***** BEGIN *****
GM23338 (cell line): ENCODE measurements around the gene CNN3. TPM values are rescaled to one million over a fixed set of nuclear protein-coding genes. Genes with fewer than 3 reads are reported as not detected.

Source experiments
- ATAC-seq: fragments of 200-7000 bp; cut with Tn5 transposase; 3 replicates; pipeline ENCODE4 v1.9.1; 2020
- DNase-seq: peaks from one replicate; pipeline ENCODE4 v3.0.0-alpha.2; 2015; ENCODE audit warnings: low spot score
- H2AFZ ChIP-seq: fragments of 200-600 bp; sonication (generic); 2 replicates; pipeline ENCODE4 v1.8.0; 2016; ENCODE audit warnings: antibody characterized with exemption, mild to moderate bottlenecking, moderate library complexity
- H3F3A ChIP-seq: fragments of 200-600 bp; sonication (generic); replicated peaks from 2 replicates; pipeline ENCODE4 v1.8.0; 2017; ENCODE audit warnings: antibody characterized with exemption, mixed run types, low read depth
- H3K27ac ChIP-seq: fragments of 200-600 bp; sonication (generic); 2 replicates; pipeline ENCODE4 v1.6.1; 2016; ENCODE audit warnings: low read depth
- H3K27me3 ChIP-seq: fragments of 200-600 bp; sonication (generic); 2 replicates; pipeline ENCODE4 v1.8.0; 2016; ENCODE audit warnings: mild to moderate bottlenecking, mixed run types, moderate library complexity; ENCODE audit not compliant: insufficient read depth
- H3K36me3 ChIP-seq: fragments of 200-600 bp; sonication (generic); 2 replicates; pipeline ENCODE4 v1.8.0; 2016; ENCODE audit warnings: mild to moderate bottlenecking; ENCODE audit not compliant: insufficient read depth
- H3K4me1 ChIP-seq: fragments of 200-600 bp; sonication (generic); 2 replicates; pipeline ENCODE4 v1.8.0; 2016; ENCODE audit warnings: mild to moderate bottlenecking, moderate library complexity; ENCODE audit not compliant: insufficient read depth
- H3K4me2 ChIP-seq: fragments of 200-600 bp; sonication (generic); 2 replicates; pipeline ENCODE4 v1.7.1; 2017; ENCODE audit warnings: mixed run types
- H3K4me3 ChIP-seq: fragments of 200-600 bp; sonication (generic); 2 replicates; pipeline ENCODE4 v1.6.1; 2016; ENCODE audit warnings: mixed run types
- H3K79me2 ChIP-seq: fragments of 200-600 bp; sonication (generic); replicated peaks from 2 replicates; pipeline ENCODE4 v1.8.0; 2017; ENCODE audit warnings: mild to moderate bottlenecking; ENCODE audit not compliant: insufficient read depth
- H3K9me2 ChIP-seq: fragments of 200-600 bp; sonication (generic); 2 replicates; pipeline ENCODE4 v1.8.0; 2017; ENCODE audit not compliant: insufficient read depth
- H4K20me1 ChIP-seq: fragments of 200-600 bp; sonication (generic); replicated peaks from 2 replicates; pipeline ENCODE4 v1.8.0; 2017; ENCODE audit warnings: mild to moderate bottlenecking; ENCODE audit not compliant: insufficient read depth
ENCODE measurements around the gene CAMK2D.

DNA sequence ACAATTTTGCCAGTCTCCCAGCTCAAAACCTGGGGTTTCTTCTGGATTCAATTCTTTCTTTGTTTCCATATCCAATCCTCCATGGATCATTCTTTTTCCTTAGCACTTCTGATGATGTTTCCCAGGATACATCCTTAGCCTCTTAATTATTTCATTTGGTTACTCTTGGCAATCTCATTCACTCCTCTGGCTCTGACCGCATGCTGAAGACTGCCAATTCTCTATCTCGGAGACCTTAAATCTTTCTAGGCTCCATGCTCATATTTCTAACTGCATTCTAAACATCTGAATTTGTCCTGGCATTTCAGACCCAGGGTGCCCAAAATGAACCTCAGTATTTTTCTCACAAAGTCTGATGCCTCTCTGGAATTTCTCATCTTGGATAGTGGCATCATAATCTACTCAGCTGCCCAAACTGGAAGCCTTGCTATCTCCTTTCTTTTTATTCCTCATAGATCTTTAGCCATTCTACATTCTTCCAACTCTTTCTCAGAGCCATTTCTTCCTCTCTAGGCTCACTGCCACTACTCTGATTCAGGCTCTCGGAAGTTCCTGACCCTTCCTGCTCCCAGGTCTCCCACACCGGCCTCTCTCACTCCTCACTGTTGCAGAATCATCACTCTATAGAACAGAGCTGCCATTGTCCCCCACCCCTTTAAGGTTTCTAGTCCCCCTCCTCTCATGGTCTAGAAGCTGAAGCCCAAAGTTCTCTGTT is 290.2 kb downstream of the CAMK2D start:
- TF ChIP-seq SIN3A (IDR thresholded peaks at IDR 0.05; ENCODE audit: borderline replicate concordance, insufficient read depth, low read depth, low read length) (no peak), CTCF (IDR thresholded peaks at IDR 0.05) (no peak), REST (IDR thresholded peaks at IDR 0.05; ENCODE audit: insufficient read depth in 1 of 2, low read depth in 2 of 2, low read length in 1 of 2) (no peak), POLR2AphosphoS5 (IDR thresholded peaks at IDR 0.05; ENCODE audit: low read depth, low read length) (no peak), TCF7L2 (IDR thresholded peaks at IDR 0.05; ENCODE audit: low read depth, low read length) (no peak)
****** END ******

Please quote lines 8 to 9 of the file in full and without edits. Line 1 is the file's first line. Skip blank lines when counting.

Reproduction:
- H3K27me3 ChIP-seq: fragments of 200-600 bp; sonication (generic); 2 replicates; pipeline ENCODE4 v1.8.0; 2016; ENCODE audit warnings: mild to moderate bottlenecking, mixed run types, moderate library complexity; ENCODE audit not compliant: insufficient read depth
- H3K36me3 ChIP-seq: fragments of 200-600 bp; sonication (generic); 2 replicates; pipeline ENCODE4 v1.8.0; 2016; ENCODE audit warnings: mild to moderate bottlenecking; ENCODE audit not compliant: insufficient read depth